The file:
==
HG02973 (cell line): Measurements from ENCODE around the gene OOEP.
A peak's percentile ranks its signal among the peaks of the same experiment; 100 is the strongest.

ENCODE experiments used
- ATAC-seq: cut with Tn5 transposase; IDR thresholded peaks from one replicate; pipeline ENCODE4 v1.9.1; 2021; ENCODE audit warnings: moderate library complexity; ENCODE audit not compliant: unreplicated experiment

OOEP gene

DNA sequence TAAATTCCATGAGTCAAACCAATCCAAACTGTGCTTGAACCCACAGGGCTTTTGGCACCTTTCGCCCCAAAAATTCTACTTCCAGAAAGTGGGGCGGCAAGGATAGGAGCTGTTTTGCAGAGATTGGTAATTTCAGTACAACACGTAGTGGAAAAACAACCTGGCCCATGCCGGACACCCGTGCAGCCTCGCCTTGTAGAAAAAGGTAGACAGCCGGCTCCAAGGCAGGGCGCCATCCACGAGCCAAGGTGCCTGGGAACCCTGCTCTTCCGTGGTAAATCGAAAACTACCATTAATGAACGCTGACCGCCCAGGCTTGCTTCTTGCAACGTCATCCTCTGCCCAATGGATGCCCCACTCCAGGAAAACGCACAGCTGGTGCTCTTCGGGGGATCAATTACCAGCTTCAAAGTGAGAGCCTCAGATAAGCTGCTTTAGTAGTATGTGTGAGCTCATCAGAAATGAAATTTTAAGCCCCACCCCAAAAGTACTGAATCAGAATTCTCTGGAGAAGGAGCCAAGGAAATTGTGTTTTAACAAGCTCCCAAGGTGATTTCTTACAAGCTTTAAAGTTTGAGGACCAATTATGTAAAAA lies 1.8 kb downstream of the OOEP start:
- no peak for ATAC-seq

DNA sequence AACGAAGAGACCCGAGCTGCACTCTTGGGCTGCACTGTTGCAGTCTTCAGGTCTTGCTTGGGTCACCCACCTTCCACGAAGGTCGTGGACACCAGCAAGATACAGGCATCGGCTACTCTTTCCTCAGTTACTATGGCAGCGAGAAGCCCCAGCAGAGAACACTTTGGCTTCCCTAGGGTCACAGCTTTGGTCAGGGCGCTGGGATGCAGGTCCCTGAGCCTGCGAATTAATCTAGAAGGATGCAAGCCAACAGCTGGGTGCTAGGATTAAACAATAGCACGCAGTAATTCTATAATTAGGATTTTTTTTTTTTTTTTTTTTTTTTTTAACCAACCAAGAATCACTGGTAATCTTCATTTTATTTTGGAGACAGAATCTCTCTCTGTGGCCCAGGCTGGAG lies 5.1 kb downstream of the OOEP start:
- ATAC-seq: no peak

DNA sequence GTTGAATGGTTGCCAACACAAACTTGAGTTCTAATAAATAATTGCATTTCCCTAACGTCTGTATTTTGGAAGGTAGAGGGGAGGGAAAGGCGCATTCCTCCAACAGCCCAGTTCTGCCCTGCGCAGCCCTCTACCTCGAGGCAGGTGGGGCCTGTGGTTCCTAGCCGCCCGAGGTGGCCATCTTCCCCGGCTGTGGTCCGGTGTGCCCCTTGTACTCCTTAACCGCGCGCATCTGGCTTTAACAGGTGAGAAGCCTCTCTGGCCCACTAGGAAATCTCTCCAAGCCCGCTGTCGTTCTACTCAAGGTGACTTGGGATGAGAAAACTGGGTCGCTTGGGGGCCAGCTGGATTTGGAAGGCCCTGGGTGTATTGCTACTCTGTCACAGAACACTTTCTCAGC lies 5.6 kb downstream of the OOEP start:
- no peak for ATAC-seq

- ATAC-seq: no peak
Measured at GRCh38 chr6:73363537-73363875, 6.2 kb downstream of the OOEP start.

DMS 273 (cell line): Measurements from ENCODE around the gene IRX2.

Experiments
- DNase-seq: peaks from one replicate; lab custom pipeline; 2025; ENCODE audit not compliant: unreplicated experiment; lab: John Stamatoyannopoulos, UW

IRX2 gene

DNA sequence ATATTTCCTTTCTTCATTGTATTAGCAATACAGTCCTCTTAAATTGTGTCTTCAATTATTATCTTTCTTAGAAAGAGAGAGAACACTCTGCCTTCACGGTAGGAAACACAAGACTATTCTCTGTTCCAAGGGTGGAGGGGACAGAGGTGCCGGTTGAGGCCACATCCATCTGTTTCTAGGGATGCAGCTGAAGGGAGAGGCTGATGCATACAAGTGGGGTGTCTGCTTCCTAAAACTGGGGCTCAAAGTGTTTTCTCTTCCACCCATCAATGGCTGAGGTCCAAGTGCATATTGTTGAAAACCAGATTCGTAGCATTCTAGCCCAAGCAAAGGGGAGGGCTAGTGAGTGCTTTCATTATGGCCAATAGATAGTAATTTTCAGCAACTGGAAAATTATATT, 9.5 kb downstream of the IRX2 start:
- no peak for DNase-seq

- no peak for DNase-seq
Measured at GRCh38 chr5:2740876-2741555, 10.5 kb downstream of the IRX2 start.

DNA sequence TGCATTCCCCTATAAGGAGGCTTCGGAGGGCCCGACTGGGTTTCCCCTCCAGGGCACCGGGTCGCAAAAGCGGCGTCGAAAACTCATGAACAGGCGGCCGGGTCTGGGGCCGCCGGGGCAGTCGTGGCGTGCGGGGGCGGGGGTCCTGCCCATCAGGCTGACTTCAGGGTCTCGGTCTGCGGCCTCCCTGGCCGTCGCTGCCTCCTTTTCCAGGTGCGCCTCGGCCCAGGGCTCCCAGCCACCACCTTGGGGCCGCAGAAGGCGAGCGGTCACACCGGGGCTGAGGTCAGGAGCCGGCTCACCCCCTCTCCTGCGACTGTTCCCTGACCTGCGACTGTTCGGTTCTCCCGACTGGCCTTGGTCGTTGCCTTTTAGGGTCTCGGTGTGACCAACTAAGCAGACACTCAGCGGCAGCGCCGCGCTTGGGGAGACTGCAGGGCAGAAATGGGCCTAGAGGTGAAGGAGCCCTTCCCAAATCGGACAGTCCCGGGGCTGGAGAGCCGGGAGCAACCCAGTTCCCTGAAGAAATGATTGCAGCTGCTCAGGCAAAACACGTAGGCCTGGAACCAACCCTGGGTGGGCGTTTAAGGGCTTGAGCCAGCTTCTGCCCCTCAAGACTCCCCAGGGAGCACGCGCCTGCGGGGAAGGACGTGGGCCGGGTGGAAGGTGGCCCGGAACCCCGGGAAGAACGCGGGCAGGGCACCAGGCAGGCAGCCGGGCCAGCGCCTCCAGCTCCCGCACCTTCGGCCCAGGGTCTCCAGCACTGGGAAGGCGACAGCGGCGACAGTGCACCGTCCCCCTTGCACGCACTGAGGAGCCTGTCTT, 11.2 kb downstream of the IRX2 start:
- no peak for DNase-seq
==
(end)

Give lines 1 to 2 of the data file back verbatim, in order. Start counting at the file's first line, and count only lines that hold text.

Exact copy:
HG02973 (cell line): Measurements from ENCODE around the gene OOEP.
A peak's percentile ranks its signal among the peaks of the same experiment; 100 is the strongest.